Central to Oskar's design is a smooth plastic comb that doesn't swell like traditional wood combs.
The Traditional Blues Tuning
Lee Oskar Major Diatonic Harmonica with box
Model: 1910 - Labeled in 1st Position - Orange Label
Available in 16 Keys (Listed low to high):
Low E, Low F, Low F#, G, Ab, A, Bb, B, C, Db, D, Eb, E, F, F#, Hi G
The Major Diatonic is the standard Blues tuning and may be played in the 1st & 2nd Positions (Straight Harp & Cross Harp).
Understanding 1st & 2nd Positions
The Major Diatonic Harmonica was originally intended for playing simple Folk music of the nineteenth century and its notation layout was adequate for that purpose. The Major Diatonic harmonica is the most commonly used tuning for playing Blues, Rock, Country Folk & Jazz.
Several other manufacturers, using various names stamped on their cover plates, for marketing purposes, have the exact same notation layout as a Lee Oskar Major Diatonic harmonica.
The original style of playing, known as 1st Position (Straight Harp), is suitable for playing simple melodies, Folk music and various other types of music that call for melody lines, along with some chords. 1st Position (Straight Harp), is still used by many players today, but due to its simplicity of sound, it is not as popular as 2nd Position (Cross Harp).
The evolution of music introduced Blues, Rock and Country and along with these new forms of music came the need for greater expression. Harmonica players began to experiment and found that when they primarily used the inhale (draw) notes, a different kind of sound was provided. This resulted in a new and more fluid style of playing, known as 2nd Position (Cross Harp). 90% of today's players use 2nd Position for Blues, Rock, Country & Pop music.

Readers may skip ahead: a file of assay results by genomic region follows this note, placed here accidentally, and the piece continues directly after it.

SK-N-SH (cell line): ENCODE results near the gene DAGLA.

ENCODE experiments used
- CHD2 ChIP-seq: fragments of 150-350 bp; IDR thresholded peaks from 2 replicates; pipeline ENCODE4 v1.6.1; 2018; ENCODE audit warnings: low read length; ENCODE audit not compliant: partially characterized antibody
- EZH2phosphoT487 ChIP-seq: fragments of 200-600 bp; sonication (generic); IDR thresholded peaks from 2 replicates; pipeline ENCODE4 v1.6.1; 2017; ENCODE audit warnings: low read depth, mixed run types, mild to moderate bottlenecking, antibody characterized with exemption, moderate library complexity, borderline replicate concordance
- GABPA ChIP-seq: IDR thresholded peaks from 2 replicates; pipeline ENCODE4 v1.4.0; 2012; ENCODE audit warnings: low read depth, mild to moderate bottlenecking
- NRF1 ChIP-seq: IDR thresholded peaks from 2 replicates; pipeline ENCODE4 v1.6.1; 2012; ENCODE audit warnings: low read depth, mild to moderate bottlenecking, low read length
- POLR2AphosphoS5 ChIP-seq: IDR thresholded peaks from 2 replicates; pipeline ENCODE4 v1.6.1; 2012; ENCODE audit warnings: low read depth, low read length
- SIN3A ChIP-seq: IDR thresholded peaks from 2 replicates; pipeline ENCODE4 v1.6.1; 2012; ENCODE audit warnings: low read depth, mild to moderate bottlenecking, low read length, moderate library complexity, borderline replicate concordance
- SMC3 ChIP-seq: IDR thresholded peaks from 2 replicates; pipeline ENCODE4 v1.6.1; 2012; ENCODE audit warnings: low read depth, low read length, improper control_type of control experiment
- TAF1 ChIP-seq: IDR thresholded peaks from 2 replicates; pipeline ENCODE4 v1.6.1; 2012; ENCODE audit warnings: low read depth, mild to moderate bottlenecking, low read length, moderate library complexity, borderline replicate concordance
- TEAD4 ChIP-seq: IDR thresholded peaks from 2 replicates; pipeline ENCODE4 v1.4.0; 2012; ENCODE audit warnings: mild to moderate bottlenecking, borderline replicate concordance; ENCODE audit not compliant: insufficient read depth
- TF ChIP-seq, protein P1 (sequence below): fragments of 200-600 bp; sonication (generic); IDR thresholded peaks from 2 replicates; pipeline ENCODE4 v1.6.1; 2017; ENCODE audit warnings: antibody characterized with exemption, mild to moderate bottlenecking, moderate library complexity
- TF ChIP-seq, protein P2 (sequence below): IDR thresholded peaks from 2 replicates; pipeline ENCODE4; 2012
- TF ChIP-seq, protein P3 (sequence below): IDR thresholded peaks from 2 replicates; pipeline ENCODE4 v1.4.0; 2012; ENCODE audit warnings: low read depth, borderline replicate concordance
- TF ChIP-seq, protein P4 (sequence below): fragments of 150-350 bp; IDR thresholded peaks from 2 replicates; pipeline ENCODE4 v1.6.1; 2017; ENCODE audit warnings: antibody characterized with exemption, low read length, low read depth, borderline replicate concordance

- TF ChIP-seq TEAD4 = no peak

2nd Position (Cross Harp), is a Blues scale that offers a more expressive and soulful sound. Many of the draw reeds can be bent (a technique used to change the pitch of a note).
More Keys and Modes
Lee's innovation didn't stop with a better-designed harp. Recognizing the need for harmonicas tuned in other than the major and natural minor diatonic scales, he introduced the Melody Maker and Harmonic Minor series that make it easier to play melodies difficult if not impossible to play with a standard diatonic harmonica. Another indication of Oskar's hard-won knowledge as a touring pro: Each harp is clearly marked in bright white on both ends with its first- and second-position (straight and cross-harp) keys. Each harmonica box is color-coded according to its series and also displays its key prominently. If you've ever struggled to find the right harp on a darkened stage, you will appreciate this simple yet essential touch.